HR Examiner v4.03 January 18, 2013
Table of Contents
Introducing HRExaminer Radio
I’ve got a range of fascinations with the worlds of HR and Recruiting. I love the edges of the field and spend a lot of time wondering about what’s coming.
I’ve been a tech guy since I first learned coding in 1979. A liberal arts degree didn’t turn out to be very useful when I started to look for work (the alternatives seemed to be retail or being a door to door Santa – really, ask me about it). We were hearing rumors of desktop computing but there were only a few signs of it.
I landed, by complete accident and failure to plan, in the middle of the Radar industry at the heart of the defense comples. Somehow, I passed the security clearance and got a wonderful job as a copy boy in the Xerox room. Once I looked around and noticed that the guys (they were all guys) who were getting ahead were all engineers. So, I learned coding and went to night school with a vengeance.
For a decade, I took two or three classes a week. Between engineering, OD and an MBA program, I accumulated the world’s largest collection of graduate credits. A heavy travel schedule got in the way of the actual credentials. I tested my way into a certificate as a professional logistics engineer.
When I was at work, I always threw myself at the hardest imaginable jobs and programs that noone else was dumb enough to touch. I tackled the toughest learning curves. I taught the graduating class of Taiwan’s Naval Academy how to design an supply chain and logistics infrastructure for a shipyard. I trained battle tank assembly line soldiers in the middle of nowhere in the middle eastern desert. I negotiated 9 figure contracts, navigated federal procuement, ran a skunk works and saw amazing things as engineers routinely broke the state of the art.
15 years on an impossible learning curve gave me one particular skill. I learned to never be afraid of learning and to never be afraid to ask peole smarter than me for answers. I’ve been lucky enough to continue that experience in the worlds of recruiting, HR and HRTech.
A couple of weeks ago, I launched the HRExaminer Radio Hour. It’s 30 minutes of a deep dive in our industry every Friday at 2pm eastern (11 am pacific). Of course, it’s also available for download at blog talk radio or on iTunes.
The show is a sort of a bookmark. This year, I’ve decided to experiment more with communications media. So, the show is liable to include ‘field trips’ to Google Hangouts and a variety of integrated learning environments. As the experiments open up, we’ll keep you in the loop in the pages of the HRExaminer and on our weekly email newsletter.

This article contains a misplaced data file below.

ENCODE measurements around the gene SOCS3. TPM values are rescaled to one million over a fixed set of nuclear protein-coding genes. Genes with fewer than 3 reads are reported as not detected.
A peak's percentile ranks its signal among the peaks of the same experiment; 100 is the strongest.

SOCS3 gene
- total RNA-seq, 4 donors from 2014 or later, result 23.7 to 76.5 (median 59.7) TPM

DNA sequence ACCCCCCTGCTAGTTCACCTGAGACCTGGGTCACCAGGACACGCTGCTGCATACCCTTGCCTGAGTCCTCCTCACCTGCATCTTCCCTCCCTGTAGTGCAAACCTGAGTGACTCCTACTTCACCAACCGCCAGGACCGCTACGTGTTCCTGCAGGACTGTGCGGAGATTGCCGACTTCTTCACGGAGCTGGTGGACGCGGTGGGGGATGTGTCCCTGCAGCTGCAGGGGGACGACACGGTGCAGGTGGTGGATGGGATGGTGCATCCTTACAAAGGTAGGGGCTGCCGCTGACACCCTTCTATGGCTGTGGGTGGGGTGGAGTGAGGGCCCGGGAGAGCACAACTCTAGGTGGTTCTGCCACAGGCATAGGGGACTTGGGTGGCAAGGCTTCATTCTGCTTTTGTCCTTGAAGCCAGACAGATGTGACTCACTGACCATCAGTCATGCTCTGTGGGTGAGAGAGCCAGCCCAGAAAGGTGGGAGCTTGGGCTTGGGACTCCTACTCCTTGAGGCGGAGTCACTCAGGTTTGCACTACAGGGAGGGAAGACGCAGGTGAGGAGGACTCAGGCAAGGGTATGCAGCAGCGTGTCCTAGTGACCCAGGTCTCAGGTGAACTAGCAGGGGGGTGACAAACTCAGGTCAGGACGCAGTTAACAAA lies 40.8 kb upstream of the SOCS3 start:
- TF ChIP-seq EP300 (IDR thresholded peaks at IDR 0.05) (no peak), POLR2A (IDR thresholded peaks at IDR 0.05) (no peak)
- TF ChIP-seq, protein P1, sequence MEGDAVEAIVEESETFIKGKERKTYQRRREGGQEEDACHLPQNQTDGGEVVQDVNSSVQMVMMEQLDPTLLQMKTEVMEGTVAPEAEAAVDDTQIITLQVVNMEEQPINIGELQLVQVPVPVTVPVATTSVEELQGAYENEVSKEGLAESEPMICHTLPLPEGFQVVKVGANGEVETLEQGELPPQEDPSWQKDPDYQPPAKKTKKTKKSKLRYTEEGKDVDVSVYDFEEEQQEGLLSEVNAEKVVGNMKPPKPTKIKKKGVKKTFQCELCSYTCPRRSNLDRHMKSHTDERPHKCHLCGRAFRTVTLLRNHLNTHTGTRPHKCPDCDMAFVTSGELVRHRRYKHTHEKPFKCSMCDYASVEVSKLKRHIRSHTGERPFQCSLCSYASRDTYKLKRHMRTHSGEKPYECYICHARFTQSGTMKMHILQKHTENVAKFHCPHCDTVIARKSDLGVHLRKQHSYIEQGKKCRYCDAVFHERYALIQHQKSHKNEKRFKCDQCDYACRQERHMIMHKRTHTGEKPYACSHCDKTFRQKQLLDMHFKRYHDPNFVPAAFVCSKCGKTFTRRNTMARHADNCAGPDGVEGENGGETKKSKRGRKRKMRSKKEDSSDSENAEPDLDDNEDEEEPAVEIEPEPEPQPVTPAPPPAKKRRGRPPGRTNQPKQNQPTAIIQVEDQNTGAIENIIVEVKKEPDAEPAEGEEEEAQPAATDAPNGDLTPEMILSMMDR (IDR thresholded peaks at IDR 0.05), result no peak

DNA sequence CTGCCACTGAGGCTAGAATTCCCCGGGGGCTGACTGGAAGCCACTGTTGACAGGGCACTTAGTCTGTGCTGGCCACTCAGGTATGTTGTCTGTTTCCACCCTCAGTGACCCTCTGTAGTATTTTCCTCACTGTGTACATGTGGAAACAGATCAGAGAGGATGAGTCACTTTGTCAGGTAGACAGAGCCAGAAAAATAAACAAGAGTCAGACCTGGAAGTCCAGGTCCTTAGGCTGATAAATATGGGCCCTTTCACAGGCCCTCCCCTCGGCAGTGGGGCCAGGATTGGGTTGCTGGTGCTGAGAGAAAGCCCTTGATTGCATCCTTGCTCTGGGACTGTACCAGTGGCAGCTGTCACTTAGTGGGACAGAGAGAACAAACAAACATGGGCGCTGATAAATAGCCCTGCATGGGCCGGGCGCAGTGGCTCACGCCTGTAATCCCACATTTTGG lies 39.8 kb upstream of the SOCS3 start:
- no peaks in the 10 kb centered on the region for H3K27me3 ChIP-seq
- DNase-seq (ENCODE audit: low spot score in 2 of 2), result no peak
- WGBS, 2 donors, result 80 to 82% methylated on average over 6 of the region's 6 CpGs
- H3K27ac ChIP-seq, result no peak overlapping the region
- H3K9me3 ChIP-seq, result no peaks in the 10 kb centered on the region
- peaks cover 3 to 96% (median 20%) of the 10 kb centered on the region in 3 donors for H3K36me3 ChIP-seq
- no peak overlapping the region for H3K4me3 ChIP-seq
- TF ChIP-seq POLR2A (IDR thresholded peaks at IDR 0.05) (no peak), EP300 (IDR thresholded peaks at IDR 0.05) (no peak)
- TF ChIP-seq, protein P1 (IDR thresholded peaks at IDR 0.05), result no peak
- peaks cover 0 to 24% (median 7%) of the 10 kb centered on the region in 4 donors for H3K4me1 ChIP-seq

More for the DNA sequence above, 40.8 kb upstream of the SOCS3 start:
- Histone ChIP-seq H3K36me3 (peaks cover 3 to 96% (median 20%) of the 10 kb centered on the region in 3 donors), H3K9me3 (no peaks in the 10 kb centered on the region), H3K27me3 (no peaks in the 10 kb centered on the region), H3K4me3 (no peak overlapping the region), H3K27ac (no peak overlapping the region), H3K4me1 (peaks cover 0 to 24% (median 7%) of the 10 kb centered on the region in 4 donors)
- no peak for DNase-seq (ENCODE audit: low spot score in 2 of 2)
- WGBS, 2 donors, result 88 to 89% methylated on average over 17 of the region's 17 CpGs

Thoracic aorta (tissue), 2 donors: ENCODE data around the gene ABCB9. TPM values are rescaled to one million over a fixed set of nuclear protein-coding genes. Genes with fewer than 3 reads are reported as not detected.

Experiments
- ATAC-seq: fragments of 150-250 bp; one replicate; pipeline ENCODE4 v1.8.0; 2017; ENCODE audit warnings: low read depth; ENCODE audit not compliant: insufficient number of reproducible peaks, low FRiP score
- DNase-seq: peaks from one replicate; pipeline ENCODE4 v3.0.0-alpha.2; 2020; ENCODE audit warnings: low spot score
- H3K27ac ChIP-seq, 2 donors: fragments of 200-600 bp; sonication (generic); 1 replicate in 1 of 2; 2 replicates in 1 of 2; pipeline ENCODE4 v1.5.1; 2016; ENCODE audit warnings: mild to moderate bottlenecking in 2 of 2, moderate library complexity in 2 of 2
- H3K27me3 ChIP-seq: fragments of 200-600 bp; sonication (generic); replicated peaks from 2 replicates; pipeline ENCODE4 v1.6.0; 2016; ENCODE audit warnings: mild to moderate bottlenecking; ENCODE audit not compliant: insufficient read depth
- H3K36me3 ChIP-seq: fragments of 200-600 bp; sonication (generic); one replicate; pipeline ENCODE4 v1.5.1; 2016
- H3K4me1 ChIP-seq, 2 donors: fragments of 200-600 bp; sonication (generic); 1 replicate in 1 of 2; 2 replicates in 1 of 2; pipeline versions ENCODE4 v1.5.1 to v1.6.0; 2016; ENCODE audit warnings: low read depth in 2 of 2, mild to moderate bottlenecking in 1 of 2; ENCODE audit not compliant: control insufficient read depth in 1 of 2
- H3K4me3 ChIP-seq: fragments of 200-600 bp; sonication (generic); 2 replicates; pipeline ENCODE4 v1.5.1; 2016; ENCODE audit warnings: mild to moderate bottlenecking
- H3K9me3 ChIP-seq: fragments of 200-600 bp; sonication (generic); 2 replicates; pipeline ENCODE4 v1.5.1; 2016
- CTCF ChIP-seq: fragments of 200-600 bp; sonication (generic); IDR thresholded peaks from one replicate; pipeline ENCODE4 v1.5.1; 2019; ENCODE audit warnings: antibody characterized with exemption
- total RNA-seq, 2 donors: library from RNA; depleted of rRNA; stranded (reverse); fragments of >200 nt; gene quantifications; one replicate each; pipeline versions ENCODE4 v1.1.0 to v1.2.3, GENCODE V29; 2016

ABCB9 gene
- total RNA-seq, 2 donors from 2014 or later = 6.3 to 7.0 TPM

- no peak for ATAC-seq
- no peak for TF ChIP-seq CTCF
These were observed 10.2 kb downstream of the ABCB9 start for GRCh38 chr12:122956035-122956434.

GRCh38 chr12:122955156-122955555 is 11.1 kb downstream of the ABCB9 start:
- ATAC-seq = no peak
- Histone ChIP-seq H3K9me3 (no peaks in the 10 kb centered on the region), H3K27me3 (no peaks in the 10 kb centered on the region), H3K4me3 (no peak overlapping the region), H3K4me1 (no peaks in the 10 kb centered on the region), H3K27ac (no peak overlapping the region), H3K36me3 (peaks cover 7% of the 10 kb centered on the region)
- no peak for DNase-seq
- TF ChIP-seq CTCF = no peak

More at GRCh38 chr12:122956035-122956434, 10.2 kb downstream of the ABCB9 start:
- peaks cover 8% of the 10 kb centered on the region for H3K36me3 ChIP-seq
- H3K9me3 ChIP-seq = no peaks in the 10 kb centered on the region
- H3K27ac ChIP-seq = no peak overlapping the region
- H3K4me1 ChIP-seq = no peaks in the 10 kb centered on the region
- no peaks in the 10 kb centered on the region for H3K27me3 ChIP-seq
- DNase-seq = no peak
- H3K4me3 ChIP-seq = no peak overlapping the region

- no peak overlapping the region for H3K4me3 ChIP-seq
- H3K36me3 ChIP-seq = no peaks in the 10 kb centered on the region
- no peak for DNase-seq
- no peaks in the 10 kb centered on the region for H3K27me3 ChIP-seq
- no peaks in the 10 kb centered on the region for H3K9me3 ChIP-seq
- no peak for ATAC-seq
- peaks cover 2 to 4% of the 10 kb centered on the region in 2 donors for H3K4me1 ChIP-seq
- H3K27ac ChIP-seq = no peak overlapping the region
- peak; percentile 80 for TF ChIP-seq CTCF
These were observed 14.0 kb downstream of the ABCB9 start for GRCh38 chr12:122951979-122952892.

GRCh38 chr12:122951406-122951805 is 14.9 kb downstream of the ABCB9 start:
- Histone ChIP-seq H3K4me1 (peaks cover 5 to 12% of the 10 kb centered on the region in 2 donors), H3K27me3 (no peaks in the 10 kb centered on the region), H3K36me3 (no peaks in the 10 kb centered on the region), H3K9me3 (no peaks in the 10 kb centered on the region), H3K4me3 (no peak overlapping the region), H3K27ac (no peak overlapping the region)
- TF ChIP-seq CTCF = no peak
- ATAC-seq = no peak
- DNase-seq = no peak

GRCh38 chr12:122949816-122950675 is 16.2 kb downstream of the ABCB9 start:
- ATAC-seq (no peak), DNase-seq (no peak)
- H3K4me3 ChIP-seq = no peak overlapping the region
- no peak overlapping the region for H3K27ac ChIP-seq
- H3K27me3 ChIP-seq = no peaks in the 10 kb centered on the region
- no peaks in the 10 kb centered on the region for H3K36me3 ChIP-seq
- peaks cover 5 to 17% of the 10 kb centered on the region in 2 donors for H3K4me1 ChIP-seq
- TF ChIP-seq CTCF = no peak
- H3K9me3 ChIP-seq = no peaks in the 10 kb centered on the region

For now, the show is going to go deep in the realm of Recruiting and Recruiting Tech. There’s a universe of great minds who never see the light of day in social media because they are so busy building their companies. I’ll be talking to them.
I’ll ask some hard questions and try to keep the conversation interesting
Check it out. This week it’s Michael Long
Five Links: The Future is Close
This week’s links include an online class, two views of crowdsourcing, spreading ideas online and the industrial internet. As a bonus, there’s a pointer to the universe of Smart Dust. This edition is brought to you with one foot in the future and one foot in the past.
- Defining the Industrial Internet
Shortly, the majority of internet users will be things. As sensore, refrigerators and jet engines get tied to the net, significant changes are in store. What is happening involves increasingly sophisticated integration of sensor information. This is an emerging topic that will make its way to the boardroom shortly. Alongside these developments will be questions about the data that employees generate by using machines that reside on the Industrial Internet.
- How to Make That One Thing Go Viral
Understanding the way ideas (memes) move through the culture is at the heart of virality. This madly irreverent slide deck gets to the root of the question.
- How Amazon Teamed Up with Twitter On Its Human Search Army
There are some things that happen too fast for search engines. Breaking news is a great example. In order to stay ahead of the competition, Twitter hoped to find the exact moment when news breaks. To do that, they needed a big team of human monitors. That’s exactly what Amazon’s Mechanical Turk provides. The Mechanical Turk is kind of a crowd sourcing marketplace for small repeatable tasks. You need to understand it for two reasons. First, this is the sort of tool you use to clean your data for sme of the emerging ‘Big Data’ applications. Second, as chunks of your comapny’s workload start to get executed this way, the question will be ‘What is HR’s role in this form of Human Capital’?
- How Crowdsourcing Will Affect HR in 2013
The mechanical turk approach is only one of a number of ways that crownsourcing will creep into HR in the coming years. It’s an ssential undercurrent in GAmification. It is an interesting method for making performance reviews more real time. It’s Generation 2 of the stuff that’s trying to be Social Recruiting Referrals.